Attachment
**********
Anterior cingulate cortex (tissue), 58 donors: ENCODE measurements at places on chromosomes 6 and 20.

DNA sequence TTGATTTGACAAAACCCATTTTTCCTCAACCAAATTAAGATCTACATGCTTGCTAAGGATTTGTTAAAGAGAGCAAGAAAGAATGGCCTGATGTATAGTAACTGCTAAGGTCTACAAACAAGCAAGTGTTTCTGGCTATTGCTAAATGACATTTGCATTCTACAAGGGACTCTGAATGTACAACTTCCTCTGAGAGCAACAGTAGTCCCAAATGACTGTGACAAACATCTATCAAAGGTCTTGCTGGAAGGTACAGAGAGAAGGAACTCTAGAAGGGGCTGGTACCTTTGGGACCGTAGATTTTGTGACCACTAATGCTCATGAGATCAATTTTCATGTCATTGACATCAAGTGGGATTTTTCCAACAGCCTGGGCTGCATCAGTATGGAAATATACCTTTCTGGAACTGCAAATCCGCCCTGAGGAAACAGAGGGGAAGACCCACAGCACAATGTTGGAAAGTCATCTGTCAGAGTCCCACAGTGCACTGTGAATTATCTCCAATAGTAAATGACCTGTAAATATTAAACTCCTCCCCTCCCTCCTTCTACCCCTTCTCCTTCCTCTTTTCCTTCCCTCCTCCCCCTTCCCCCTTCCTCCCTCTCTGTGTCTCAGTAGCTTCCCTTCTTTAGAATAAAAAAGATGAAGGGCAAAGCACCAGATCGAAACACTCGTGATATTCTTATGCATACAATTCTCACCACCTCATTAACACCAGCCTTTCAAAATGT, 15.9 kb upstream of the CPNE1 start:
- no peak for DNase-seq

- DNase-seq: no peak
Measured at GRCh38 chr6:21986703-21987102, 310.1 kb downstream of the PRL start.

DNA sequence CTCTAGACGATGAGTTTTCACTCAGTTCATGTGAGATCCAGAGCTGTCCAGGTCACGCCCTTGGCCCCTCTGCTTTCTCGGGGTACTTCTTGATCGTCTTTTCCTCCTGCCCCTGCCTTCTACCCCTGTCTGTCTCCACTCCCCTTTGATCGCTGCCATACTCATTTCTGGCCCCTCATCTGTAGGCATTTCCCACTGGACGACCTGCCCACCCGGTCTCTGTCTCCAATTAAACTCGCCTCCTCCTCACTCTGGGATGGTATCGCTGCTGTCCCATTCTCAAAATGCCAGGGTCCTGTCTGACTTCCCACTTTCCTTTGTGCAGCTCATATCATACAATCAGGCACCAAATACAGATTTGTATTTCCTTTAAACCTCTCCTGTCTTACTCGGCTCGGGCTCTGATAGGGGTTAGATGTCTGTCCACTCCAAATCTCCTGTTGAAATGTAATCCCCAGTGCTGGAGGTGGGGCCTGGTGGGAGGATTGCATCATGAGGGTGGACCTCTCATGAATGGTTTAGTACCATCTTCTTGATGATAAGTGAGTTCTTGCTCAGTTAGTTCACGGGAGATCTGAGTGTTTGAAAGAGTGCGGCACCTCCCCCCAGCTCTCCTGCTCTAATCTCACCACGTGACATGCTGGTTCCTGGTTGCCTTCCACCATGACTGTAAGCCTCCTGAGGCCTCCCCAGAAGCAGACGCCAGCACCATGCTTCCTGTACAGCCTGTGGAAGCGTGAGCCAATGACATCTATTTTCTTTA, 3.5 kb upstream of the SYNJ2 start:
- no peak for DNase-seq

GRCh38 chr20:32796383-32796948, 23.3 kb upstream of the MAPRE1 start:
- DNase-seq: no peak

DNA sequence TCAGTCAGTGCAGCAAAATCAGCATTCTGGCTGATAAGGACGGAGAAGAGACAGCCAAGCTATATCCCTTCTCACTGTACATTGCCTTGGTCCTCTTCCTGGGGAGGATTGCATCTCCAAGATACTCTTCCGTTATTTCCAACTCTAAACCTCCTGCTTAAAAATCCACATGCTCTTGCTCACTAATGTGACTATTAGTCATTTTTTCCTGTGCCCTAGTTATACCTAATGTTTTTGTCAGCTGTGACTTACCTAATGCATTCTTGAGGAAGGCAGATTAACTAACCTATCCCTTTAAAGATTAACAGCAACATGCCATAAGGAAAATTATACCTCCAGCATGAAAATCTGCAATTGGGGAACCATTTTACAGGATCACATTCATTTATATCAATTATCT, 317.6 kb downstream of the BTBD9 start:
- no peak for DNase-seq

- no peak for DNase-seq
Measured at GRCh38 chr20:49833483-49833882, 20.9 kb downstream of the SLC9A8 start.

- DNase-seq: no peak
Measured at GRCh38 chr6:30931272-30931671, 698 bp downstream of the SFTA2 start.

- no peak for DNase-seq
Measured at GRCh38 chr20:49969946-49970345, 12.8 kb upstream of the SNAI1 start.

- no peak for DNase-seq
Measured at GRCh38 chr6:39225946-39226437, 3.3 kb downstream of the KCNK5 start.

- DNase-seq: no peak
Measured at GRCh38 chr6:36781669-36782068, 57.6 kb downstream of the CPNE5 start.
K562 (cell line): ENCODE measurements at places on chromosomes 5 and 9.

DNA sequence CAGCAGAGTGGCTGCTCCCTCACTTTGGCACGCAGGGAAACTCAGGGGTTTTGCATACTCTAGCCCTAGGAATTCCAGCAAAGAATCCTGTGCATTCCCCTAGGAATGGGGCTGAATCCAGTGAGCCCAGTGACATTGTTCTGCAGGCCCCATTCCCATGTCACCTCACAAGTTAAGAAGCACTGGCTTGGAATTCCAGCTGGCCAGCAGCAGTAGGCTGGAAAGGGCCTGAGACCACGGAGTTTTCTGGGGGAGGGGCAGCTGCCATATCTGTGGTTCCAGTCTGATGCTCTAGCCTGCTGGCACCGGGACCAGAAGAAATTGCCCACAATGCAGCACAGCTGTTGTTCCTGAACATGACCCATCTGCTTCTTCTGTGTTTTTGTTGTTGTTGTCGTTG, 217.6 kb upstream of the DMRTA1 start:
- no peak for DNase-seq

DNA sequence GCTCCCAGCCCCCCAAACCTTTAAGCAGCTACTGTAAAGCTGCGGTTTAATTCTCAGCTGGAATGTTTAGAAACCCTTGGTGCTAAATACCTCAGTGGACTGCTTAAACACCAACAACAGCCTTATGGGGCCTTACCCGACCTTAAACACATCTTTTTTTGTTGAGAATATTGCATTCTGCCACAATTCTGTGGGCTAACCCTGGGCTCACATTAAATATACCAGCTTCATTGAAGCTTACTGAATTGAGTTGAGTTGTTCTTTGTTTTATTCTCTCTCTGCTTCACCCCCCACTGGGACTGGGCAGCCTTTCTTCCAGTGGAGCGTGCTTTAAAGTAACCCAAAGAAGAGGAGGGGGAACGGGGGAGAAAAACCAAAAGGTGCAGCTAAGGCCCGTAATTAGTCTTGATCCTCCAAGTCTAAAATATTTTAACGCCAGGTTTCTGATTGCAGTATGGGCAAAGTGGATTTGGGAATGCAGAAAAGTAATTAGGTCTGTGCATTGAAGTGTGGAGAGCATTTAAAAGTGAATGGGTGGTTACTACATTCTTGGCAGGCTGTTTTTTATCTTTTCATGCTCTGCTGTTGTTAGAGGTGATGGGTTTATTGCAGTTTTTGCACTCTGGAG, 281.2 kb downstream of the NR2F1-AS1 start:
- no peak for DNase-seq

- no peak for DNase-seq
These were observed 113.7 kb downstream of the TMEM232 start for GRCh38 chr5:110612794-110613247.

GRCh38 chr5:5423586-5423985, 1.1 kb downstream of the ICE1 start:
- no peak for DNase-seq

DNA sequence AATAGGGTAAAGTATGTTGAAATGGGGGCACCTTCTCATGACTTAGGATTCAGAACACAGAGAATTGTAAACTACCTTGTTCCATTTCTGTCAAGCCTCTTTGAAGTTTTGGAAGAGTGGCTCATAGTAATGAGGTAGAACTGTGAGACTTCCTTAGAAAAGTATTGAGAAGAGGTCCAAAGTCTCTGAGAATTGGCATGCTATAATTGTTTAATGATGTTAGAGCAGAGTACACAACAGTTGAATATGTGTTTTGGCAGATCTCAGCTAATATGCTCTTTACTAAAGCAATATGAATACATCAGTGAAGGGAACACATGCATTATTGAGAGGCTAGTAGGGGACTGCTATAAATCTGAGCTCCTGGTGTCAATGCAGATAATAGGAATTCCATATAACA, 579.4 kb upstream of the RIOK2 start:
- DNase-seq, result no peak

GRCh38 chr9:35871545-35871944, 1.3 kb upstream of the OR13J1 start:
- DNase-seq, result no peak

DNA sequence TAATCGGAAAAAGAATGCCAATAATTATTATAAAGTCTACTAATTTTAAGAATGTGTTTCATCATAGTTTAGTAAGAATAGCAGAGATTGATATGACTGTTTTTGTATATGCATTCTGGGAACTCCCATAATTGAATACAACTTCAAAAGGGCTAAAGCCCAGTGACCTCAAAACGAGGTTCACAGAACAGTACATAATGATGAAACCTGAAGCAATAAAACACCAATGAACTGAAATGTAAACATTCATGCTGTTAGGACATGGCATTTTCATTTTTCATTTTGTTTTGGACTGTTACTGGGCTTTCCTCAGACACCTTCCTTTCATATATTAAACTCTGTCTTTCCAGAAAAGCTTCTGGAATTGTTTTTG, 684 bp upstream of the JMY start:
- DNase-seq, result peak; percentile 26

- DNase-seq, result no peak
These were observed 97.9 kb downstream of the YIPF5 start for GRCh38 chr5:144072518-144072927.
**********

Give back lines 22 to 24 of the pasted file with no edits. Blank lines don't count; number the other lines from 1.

K562 (cell line): ENCODE measurements at places on chromosomes 5 and 9.

DNA sequence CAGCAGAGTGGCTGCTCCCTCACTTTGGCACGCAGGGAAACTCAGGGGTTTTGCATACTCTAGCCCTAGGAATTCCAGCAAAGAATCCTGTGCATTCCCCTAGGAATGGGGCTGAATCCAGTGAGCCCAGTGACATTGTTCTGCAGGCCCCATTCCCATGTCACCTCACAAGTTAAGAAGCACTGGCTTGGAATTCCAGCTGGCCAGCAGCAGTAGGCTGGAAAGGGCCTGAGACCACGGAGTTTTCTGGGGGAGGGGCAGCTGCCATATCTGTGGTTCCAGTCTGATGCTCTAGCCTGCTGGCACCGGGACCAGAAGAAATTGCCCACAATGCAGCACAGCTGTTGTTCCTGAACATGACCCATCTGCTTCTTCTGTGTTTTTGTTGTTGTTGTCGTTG, 217.6 kb upstream of the DMRTA1 start:
- no peak for DNase-seq